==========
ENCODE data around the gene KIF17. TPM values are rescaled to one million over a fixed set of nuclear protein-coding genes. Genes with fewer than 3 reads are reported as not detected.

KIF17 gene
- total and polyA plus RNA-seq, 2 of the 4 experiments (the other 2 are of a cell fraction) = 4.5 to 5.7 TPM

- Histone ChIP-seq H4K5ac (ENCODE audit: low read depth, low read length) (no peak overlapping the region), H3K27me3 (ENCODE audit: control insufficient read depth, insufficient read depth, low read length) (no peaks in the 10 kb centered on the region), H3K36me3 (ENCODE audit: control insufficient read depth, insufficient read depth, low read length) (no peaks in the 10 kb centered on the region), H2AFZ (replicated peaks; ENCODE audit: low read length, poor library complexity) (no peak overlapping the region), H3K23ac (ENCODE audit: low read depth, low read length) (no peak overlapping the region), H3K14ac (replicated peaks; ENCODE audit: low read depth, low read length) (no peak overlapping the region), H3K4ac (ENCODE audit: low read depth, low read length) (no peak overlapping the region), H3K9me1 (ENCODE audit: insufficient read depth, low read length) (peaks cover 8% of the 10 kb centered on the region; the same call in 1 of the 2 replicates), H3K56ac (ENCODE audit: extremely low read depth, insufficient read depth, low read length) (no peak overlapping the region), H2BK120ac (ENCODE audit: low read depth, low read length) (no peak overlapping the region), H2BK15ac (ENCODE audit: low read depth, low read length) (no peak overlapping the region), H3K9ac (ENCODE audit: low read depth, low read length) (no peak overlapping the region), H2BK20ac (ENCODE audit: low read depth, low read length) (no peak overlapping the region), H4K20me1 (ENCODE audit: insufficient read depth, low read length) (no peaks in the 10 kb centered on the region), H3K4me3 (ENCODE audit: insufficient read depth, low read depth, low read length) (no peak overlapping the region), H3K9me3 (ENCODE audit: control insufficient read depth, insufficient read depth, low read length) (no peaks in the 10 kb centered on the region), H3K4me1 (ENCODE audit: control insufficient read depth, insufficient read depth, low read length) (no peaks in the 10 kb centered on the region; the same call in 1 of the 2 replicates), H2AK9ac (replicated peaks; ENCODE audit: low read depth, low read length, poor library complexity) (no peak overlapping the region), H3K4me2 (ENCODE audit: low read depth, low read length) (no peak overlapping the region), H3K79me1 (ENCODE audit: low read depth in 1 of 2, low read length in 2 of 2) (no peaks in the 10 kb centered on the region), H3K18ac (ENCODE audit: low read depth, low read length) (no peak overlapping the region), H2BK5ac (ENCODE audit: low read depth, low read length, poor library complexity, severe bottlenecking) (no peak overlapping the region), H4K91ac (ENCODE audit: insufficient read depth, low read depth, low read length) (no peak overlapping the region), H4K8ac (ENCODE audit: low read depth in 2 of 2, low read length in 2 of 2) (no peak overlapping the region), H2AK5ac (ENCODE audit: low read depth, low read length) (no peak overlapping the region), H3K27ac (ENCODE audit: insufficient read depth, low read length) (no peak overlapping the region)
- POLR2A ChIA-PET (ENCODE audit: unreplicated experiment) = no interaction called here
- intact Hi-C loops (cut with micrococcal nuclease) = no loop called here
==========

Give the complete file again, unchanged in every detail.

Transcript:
ENCODE data around the gene KIF17. TPM values are rescaled to one million over a fixed set of nuclear protein-coding genes. Genes with fewer than 3 reads are reported as not detected.

KIF17 gene
- total and polyA plus RNA-seq, 2 of the 4 experiments (the other 2 are of a cell fraction) = 4.5 to 5.7 TPM

- Histone ChIP-seq H4K5ac (ENCODE audit: low read depth, low read length) (no peak overlapping the region), H3K27me3 (ENCODE audit: control insufficient read depth, insufficient read depth, low read length) (no peaks in the 10 kb centered on the region), H3K36me3 (ENCODE audit: control insufficient read depth, insufficient read depth, low read length) (no peaks in the 10 kb centered on the region), H2AFZ (replicated peaks; ENCODE audit: low read length, poor library complexity) (no peak overlapping the region), H3K23ac (ENCODE audit: low read depth, low read length) (no peak overlapping the region), H3K14ac (replicated peaks; ENCODE audit: low read depth, low read length) (no peak overlapping the region), H3K4ac (ENCODE audit: low read depth, low read length) (no peak overlapping the region), H3K9me1 (ENCODE audit: insufficient read depth, low read length) (peaks cover 8% of the 10 kb centered on the region; the same call in 1 of the 2 replicates), H3K56ac (ENCODE audit: extremely low read depth, insufficient read depth, low read length) (no peak overlapping the region), H2BK120ac (ENCODE audit: low read depth, low read length) (no peak overlapping the region), H2BK15ac (ENCODE audit: low read depth, low read length) (no peak overlapping the region), H3K9ac (ENCODE audit: low read depth, low read length) (no peak overlapping the region), H2BK20ac (ENCODE audit: low read depth, low read length) (no peak overlapping the region), H4K20me1 (ENCODE audit: insufficient read depth, low read length) (no peaks in the 10 kb centered on the region), H3K4me3 (ENCODE audit: insufficient read depth, low read depth, low read length) (no peak overlapping the region), H3K9me3 (ENCODE audit: control insufficient read depth, insufficient read depth, low read length) (no peaks in the 10 kb centered on the region), H3K4me1 (ENCODE audit: control insufficient read depth, insufficient read depth, low read length) (no peaks in the 10 kb centered on the region; the same call in 1 of the 2 replicates), H2AK9ac (replicated peaks; ENCODE audit: low read depth, low read length, poor library complexity) (no peak overlapping the region), H3K4me2 (ENCODE audit: low read depth, low read length) (no peak overlapping the region), H3K79me1 (ENCODE audit: low read depth in 1 of 2, low read length in 2 of 2) (no peaks in the 10 kb centered on the region), H3K18ac (ENCODE audit: low read depth, low read length) (no peak overlapping the region), H2BK5ac (ENCODE audit: low read depth, low read length, poor library complexity, severe bottlenecking) (no peak overlapping the region), H4K91ac (ENCODE audit: insufficient read depth, low read depth, low read length) (no peak overlapping the region), H4K8ac (ENCODE audit: low read depth in 2 of 2, low read length in 2 of 2) (no peak overlapping the region), H2AK5ac (ENCODE audit: low read depth, low read length) (no peak overlapping the region), H3K27ac (ENCODE audit: insufficient read depth, low read length) (no peak overlapping the region)
- POLR2A ChIA-PET (ENCODE audit: unreplicated experiment) = no interaction called here
- intact Hi-C loops (cut with micrococcal nuclease) = no loop called here